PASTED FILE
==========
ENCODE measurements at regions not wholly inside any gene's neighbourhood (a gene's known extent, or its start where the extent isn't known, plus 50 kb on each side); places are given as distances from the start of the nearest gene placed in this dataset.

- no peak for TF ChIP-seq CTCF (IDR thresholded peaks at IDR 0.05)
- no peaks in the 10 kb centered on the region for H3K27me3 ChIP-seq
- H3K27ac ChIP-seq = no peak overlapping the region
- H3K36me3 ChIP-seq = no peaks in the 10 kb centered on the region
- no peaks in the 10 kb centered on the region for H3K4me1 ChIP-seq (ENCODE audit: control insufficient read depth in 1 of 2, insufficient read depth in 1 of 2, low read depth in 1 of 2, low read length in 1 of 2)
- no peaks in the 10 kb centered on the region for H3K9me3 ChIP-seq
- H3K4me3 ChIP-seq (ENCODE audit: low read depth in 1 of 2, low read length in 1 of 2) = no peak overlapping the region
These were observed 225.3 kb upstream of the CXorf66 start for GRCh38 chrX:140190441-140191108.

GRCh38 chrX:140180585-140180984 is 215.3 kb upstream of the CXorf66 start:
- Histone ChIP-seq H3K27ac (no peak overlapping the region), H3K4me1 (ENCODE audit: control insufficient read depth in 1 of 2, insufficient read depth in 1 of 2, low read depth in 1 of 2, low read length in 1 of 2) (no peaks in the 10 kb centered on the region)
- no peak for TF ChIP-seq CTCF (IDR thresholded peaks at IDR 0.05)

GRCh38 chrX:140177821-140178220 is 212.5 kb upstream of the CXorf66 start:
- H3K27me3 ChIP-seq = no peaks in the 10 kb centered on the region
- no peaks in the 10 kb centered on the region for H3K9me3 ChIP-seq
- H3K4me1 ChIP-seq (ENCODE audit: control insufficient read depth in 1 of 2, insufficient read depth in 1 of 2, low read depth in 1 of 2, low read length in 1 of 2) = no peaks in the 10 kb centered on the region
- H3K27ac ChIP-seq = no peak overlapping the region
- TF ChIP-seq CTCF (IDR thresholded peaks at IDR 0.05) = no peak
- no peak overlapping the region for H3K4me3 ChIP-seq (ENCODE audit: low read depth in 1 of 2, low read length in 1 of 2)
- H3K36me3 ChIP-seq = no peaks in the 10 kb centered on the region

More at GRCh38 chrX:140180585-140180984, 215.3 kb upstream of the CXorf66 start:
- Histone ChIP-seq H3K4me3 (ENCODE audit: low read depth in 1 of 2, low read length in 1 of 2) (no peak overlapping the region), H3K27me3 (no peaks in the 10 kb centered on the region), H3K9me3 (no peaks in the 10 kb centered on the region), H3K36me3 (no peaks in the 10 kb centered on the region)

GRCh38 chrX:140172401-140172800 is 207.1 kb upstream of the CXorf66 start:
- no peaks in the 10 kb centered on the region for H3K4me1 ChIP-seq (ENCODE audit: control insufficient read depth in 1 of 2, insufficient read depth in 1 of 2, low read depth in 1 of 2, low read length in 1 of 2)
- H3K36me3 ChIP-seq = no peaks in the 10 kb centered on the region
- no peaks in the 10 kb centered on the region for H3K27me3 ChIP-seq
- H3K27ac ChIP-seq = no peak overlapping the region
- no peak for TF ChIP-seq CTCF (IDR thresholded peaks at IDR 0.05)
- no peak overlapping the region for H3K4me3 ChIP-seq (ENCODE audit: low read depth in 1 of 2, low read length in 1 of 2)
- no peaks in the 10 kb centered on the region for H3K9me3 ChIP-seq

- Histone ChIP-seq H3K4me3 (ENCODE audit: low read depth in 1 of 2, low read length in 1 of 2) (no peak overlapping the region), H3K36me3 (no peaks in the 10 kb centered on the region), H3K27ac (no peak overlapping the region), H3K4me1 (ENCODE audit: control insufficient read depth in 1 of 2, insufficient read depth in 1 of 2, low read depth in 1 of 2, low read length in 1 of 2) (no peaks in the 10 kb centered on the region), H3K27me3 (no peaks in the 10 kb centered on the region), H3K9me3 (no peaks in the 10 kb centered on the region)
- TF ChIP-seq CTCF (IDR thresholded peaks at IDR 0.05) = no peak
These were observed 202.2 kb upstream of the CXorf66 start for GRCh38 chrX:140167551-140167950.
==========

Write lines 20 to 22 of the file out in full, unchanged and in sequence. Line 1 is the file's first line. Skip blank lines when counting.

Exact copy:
- H3K36me3 ChIP-seq = no peaks in the 10 kb centered on the region

More at GRCh38 chrX:140180585-140180984, 215.3 kb upstream of the CXorf66 start:
- Histone ChIP-seq H3K4me3 (ENCODE audit: low read depth in 1 of 2, low read length in 1 of 2) (no peak overlapping the region), H3K27me3 (no peaks in the 10 kb centered on the region), H3K9me3 (no peaks in the 10 kb centered on the region), H3K36me3 (no peaks in the 10 kb centered on the region)